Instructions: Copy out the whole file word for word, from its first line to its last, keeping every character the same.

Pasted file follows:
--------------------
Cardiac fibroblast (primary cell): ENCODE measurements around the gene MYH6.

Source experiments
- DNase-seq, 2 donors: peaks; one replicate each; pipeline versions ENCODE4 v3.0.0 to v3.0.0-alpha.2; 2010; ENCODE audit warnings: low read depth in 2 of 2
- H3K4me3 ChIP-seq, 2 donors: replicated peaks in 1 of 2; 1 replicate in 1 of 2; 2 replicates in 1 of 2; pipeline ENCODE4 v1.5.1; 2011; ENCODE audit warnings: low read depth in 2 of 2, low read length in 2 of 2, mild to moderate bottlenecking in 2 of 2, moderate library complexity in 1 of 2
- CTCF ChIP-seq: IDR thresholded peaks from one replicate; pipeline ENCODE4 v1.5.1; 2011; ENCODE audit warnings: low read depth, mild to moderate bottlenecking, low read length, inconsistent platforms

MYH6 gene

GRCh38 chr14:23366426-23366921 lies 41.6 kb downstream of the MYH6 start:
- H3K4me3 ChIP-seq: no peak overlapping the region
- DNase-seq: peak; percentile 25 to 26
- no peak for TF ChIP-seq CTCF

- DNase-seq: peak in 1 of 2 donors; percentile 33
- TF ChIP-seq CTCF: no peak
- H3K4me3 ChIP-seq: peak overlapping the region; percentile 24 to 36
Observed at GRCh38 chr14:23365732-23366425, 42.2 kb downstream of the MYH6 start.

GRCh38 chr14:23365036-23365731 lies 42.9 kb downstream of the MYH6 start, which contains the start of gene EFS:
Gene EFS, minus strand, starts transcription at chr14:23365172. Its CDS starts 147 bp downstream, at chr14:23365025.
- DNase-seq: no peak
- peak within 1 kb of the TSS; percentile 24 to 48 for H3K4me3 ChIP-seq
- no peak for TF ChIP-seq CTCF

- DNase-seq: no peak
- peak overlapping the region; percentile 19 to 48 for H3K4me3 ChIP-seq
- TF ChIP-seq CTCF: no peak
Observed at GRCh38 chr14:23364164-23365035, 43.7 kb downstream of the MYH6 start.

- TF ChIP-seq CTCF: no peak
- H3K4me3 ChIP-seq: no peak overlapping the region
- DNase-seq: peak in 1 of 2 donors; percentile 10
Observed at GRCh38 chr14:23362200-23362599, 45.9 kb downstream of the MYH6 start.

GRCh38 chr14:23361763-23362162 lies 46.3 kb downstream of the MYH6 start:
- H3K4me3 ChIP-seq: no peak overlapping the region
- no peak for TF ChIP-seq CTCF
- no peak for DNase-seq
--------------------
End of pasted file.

Cardiac fibroblast (primary cell): ENCODE measurements around the gene MYH6.

Source experiments
- DNase-seq, 2 donors: peaks; one replicate each; pipeline versions ENCODE4 v3.0.0 to v3.0.0-alpha.2; 2010; ENCODE audit warnings: low read depth in 2 of 2
- H3K4me3 ChIP-seq, 2 donors: replicated peaks in 1 of 2; 1 replicate in 1 of 2; 2 replicates in 1 of 2; pipeline ENCODE4 v1.5.1; 2011; ENCODE audit warnings: low read depth in 2 of 2, low read length in 2 of 2, mild to moderate bottlenecking in 2 of 2, moderate library complexity in 1 of 2
- CTCF ChIP-seq: IDR thresholded peaks from one replicate; pipeline ENCODE4 v1.5.1; 2011; ENCODE audit warnings: low read depth, mild to moderate bottlenecking, low read length, inconsistent platforms

MYH6 gene

GRCh38 chr14:23366426-23366921 lies 41.6 kb downstream of the MYH6 start:
- H3K4me3 ChIP-seq: no peak overlapping the region
- DNase-seq: peak; percentile 25 to 26
- no peak for TF ChIP-seq CTCF

- DNase-seq: peak in 1 of 2 donors; percentile 33
- TF ChIP-seq CTCF: no peak
- H3K4me3 ChIP-seq: peak overlapping the region; percentile 24 to 36
Observed at GRCh38 chr14:23365732-23366425, 42.2 kb downstream of the MYH6 start.

GRCh38 chr14:23365036-23365731 lies 42.9 kb downstream of the MYH6 start, which contains the start of gene EFS:
Gene EFS, minus strand, starts transcription at chr14:23365172. Its CDS starts 147 bp downstream, at chr14:23365025.
- DNase-seq: no peak
- peak within 1 kb of the TSS; percentile 24 to 48 for H3K4me3 ChIP-seq
- no peak for TF ChIP-seq CTCF

- DNase-seq: no peak
- peak overlapping the region; percentile 19 to 48 for H3K4me3 ChIP-seq
- TF ChIP-seq CTCF: no peak
Observed at GRCh38 chr14:23364164-23365035, 43.7 kb downstream of the MYH6 start.

- TF ChIP-seq CTCF: no peak
- H3K4me3 ChIP-seq: no peak overlapping the region
- DNase-seq: peak in 1 of 2 donors; percentile 10
Observed at GRCh38 chr14:23362200-23362599, 45.9 kb downstream of the MYH6 start.

GRCh38 chr14:23361763-23362162 lies 46.3 kb downstream of the MYH6 start:
- H3K4me3 ChIP-seq: no peak overlapping the region
- no peak for TF ChIP-seq CTCF
- no peak for DNase-seq